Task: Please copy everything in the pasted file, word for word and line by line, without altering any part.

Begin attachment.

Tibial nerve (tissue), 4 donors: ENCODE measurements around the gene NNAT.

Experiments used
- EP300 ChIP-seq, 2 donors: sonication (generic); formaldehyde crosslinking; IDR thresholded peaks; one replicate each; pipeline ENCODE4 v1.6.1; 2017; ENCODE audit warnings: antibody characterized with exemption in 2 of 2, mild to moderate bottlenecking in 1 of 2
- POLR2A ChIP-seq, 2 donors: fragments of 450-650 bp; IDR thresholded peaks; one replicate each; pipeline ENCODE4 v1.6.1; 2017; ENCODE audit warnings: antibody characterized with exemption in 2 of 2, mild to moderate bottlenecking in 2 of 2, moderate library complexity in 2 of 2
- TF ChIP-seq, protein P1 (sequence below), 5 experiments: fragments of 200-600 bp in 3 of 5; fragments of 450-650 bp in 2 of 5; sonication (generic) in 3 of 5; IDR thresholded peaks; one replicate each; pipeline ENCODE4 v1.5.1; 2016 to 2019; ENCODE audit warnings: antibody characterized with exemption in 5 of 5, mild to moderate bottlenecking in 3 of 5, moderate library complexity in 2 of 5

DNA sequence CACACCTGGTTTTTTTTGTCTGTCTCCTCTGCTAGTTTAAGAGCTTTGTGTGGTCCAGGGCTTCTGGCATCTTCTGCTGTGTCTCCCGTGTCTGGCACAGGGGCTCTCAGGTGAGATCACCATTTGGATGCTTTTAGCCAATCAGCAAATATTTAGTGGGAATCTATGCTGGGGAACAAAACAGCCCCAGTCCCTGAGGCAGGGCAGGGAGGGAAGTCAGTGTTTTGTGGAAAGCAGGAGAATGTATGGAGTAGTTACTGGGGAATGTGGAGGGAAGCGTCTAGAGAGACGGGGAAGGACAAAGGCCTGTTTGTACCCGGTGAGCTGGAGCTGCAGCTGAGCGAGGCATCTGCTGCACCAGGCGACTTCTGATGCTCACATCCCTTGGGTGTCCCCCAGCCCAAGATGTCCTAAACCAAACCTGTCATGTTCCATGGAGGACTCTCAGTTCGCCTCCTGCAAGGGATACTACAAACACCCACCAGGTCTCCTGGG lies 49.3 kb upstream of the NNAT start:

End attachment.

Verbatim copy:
Tibial nerve (tissue), 4 donors: ENCODE measurements around the gene NNAT.

Experiments used
- EP300 ChIP-seq, 2 donors: sonication (generic); formaldehyde crosslinking; IDR thresholded peaks; one replicate each; pipeline ENCODE4 v1.6.1; 2017; ENCODE audit warnings: antibody characterized with exemption in 2 of 2, mild to moderate bottlenecking in 1 of 2
- POLR2A ChIP-seq, 2 donors: fragments of 450-650 bp; IDR thresholded peaks; one replicate each; pipeline ENCODE4 v1.6.1; 2017; ENCODE audit warnings: antibody characterized with exemption in 2 of 2, mild to moderate bottlenecking in 2 of 2, moderate library complexity in 2 of 2
- TF ChIP-seq, protein P1 (sequence below), 5 experiments: fragments of 200-600 bp in 3 of 5; fragments of 450-650 bp in 2 of 5; sonication (generic) in 3 of 5; IDR thresholded peaks; one replicate each; pipeline ENCODE4 v1.5.1; 2016 to 2019; ENCODE audit warnings: antibody characterized with exemption in 5 of 5, mild to moderate bottlenecking in 3 of 5, moderate library complexity in 2 of 5

DNA sequence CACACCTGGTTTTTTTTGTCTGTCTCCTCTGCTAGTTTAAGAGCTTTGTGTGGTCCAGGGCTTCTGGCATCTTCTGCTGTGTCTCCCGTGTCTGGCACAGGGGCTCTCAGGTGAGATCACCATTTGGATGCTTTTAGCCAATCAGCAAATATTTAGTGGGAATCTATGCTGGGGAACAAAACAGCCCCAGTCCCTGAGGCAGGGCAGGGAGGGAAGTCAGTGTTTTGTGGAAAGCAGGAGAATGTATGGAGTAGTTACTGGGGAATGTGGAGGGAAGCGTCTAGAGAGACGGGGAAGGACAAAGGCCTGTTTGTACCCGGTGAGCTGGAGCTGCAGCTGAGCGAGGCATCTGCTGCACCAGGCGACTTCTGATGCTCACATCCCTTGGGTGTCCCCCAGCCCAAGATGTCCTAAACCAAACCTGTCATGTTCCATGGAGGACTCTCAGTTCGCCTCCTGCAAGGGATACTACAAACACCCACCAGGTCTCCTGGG lies 49.3 kb upstream of the NNAT start: